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Will Robert Pennock Become the Next Michael Ruse?

If you’ll give me the Mic, I won’t Rob much of your time while Penning this short Ruse.

In the Dover trial, Robert Pennock is the Plaintiffs’ expert on the philosophy of science, and Pennock pushed hard for a definition of science which is essentially “methodological naturalism.”

This is eerily similar to the 1982 case, McLean v. Arkansas Board of Education, 529 F.Supp. 1255 (E.D. Ark) over the teaching of young earth creationism, where Darwinist Philosopher of Science Michael Ruse testified that science was defined as follows:

  • (1) It is guided by natural law;
  • (2) It has to be explanatory by reference to natural law;
  • (3) It is testable against the empirical world;
  • (4) Its conclusions are tentative, i.e., are not necessarily the final word; and
  • (5) It is falsifiable.

Ruse’s definition incorporates the precise methodological naturalism advocated by Pennock in Ruse’s requirements (1) and (2). Ruse’s definition was also subsequently accepted by Judge Overton and etched into Eastern Arkansas law.

But we all know what happened to Michael Ruse.

In the wake of McLean, Ruse edited a volume entitled “But is it Science?” which philosopher of science Larry Laudan explained that “The victory in the Arkansas case was hollow, for it achieved only at the expense at perpetuating and canonizing false stereotype of what science is and how it works.” (Laudan, in But is it Science?, pg. 355)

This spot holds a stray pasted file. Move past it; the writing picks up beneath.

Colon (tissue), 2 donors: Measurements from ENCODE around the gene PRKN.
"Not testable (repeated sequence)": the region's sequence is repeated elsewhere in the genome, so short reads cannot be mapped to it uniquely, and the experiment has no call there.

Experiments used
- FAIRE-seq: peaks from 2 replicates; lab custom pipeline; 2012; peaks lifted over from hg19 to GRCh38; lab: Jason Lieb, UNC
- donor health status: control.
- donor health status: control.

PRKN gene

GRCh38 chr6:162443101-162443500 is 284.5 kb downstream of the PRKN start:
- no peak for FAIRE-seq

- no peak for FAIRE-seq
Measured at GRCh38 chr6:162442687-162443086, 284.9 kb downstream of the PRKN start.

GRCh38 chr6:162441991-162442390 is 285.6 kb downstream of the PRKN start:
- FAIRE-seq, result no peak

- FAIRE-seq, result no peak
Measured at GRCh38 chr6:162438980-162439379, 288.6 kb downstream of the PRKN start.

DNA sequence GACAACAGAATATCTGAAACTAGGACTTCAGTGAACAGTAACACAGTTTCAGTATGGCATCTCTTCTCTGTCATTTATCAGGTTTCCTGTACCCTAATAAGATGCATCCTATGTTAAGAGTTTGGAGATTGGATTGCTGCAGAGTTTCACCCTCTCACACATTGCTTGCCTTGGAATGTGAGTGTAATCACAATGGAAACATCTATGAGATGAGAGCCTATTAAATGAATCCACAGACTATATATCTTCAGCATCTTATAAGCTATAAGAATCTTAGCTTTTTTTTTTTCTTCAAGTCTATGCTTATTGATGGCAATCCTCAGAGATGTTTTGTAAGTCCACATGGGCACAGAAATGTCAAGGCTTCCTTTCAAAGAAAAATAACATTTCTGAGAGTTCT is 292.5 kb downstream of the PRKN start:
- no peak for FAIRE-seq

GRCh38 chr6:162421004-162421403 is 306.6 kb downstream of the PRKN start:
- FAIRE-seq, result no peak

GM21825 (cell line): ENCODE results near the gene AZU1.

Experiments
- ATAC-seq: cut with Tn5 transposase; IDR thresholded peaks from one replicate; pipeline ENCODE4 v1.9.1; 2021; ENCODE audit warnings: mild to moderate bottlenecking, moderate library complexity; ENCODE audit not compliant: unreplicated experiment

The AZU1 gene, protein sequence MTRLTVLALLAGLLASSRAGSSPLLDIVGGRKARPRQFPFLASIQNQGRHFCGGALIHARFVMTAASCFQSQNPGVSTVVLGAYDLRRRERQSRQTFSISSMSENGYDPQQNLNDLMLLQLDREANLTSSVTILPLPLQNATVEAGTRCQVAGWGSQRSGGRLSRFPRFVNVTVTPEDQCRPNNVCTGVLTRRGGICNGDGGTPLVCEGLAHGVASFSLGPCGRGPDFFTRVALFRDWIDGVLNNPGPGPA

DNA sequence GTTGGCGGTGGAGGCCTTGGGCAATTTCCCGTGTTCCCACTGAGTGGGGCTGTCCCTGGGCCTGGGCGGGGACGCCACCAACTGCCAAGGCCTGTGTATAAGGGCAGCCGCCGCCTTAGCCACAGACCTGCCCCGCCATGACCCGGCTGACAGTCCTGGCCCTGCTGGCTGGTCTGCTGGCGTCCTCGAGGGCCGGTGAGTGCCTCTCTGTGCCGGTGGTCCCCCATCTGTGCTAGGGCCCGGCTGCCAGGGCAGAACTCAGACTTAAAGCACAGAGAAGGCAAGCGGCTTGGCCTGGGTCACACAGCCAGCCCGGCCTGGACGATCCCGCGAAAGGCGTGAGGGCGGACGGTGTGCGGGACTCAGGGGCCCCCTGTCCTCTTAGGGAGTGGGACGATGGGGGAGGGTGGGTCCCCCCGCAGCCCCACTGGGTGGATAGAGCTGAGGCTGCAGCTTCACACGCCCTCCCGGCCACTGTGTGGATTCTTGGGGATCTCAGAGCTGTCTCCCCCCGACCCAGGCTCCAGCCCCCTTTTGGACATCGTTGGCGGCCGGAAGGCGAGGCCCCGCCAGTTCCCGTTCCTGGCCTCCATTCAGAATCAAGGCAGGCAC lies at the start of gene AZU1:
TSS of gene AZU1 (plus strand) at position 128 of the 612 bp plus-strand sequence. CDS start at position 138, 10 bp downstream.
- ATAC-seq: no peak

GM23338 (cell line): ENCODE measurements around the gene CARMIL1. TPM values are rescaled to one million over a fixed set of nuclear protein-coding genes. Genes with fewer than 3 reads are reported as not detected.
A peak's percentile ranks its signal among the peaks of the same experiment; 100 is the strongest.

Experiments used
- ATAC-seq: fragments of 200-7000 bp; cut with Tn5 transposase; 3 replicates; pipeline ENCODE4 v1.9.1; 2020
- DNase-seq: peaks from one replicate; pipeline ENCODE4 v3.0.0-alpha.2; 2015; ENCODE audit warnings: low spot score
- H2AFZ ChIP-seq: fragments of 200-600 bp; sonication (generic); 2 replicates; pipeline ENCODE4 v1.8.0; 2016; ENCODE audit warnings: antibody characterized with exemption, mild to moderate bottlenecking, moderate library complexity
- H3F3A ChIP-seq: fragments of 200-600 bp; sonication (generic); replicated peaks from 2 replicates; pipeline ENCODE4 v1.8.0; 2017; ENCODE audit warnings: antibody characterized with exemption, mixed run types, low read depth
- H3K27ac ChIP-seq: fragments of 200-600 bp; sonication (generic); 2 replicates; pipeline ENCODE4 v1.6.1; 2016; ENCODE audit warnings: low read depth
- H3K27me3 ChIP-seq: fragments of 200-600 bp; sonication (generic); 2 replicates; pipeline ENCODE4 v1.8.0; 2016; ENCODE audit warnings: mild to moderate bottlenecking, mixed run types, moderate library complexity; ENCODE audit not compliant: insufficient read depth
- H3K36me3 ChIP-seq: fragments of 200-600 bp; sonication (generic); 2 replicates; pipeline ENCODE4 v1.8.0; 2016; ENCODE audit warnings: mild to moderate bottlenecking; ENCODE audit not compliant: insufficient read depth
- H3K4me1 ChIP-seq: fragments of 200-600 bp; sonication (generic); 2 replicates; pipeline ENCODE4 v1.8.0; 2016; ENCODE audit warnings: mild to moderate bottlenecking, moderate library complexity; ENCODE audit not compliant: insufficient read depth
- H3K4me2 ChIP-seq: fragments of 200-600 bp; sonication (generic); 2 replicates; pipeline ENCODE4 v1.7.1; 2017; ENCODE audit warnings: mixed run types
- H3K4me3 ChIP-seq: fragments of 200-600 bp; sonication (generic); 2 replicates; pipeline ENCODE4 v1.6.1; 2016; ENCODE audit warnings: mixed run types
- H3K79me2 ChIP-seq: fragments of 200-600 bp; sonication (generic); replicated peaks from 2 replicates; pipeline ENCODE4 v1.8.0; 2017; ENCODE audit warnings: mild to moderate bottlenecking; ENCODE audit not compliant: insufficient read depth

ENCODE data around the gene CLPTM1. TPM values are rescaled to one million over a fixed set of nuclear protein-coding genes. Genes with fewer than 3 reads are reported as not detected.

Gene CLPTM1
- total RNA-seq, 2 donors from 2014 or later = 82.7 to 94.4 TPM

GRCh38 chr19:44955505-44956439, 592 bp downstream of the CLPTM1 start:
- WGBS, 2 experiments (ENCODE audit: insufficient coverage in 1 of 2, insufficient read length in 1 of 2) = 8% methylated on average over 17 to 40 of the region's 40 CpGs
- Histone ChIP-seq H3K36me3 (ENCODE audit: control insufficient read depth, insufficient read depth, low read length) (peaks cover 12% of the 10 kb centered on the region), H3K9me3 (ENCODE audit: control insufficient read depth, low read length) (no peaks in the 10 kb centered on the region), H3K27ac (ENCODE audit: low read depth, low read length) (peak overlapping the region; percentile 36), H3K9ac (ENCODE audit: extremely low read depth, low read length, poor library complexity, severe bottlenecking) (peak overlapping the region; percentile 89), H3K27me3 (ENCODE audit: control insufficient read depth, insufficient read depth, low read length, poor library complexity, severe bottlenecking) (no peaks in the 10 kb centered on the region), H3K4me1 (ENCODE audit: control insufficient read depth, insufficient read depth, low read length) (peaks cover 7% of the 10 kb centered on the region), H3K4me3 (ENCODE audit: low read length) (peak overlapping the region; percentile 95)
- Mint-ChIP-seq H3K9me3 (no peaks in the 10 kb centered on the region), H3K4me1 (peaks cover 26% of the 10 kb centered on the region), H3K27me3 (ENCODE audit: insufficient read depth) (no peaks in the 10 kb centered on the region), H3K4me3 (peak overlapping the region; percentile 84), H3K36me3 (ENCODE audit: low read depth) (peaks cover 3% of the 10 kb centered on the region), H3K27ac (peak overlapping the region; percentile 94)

Laudan explained that “It simply will not do for the defenders of science to invoke philosophy of science when it suits them . . . and to dismiss it as ‘arcane’ and ‘remote’ when it does not.” (ibid., pg. 355)

Similarly, Philip Quinn called Ruse’s testimony “fallacious” and not representative of “settled consensus of opinion in the relevant community of scholars”. (But is it Science, pg. 384). Quinn warned that: “One bad precedent, particularly one so extensively publicized and so apt to arouse passionate feelings, is already one too many.” (ibid., pg. 384) Laudan concurred that “bad philosophy makes for bad law” (ibid., pg. 355).

Laudan has elsewhere explained the problem with Ruse’s form of demarcation arguments: